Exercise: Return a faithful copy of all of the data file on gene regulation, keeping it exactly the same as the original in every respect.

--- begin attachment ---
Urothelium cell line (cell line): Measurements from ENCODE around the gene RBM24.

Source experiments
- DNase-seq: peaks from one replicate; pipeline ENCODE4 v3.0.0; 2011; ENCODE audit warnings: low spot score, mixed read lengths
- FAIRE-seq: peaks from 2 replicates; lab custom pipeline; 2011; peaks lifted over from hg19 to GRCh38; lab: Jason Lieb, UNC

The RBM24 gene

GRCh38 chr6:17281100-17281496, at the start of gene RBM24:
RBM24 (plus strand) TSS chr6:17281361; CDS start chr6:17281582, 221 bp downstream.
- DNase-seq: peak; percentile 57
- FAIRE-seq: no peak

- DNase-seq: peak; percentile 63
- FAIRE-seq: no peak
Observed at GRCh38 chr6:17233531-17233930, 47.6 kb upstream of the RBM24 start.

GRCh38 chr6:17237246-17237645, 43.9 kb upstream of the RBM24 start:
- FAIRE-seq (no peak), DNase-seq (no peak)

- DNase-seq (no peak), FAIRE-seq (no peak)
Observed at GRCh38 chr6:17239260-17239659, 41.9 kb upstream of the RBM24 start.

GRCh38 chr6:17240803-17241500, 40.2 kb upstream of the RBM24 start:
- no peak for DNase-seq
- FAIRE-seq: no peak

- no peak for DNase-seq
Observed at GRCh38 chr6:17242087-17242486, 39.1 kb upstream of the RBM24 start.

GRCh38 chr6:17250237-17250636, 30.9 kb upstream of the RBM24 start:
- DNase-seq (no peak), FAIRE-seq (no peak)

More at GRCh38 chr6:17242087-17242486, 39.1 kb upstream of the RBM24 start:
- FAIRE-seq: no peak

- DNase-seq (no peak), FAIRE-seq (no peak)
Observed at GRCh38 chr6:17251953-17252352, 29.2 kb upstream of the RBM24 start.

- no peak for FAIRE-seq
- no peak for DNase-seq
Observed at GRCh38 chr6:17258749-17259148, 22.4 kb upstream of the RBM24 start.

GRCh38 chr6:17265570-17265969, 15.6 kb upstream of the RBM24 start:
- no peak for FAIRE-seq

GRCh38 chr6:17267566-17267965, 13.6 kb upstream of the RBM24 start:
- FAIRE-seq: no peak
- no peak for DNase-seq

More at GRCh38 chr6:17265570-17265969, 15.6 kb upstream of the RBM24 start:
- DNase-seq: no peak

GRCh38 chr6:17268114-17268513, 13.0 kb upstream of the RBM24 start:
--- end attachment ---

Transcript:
Urothelium cell line (cell line): Measurements from ENCODE around the gene RBM24.

Source experiments
- DNase-seq: peaks from one replicate; pipeline ENCODE4 v3.0.0; 2011; ENCODE audit warnings: low spot score, mixed read lengths
- FAIRE-seq: peaks from 2 replicates; lab custom pipeline; 2011; peaks lifted over from hg19 to GRCh38; lab: Jason Lieb, UNC

The RBM24 gene

GRCh38 chr6:17281100-17281496, at the start of gene RBM24:
RBM24 (plus strand) TSS chr6:17281361; CDS start chr6:17281582, 221 bp downstream.
- DNase-seq: peak; percentile 57
- FAIRE-seq: no peak

- DNase-seq: peak; percentile 63
- FAIRE-seq: no peak
Observed at GRCh38 chr6:17233531-17233930, 47.6 kb upstream of the RBM24 start.

GRCh38 chr6:17237246-17237645, 43.9 kb upstream of the RBM24 start:
- FAIRE-seq (no peak), DNase-seq (no peak)

- DNase-seq (no peak), FAIRE-seq (no peak)
Observed at GRCh38 chr6:17239260-17239659, 41.9 kb upstream of the RBM24 start.

GRCh38 chr6:17240803-17241500, 40.2 kb upstream of the RBM24 start:
- no peak for DNase-seq
- FAIRE-seq: no peak

- no peak for DNase-seq
Observed at GRCh38 chr6:17242087-17242486, 39.1 kb upstream of the RBM24 start.

GRCh38 chr6:17250237-17250636, 30.9 kb upstream of the RBM24 start:
- DNase-seq (no peak), FAIRE-seq (no peak)

More at GRCh38 chr6:17242087-17242486, 39.1 kb upstream of the RBM24 start:
- FAIRE-seq: no peak

- DNase-seq (no peak), FAIRE-seq (no peak)
Observed at GRCh38 chr6:17251953-17252352, 29.2 kb upstream of the RBM24 start.

- no peak for FAIRE-seq
- no peak for DNase-seq
Observed at GRCh38 chr6:17258749-17259148, 22.4 kb upstream of the RBM24 start.

GRCh38 chr6:17265570-17265969, 15.6 kb upstream of the RBM24 start:
- no peak for FAIRE-seq

GRCh38 chr6:17267566-17267965, 13.6 kb upstream of the RBM24 start:
- FAIRE-seq: no peak
- no peak for DNase-seq

More at GRCh38 chr6:17265570-17265969, 15.6 kb upstream of the RBM24 start:
- DNase-seq: no peak

GRCh38 chr6:17268114-17268513, 13.0 kb upstream of the RBM24 start: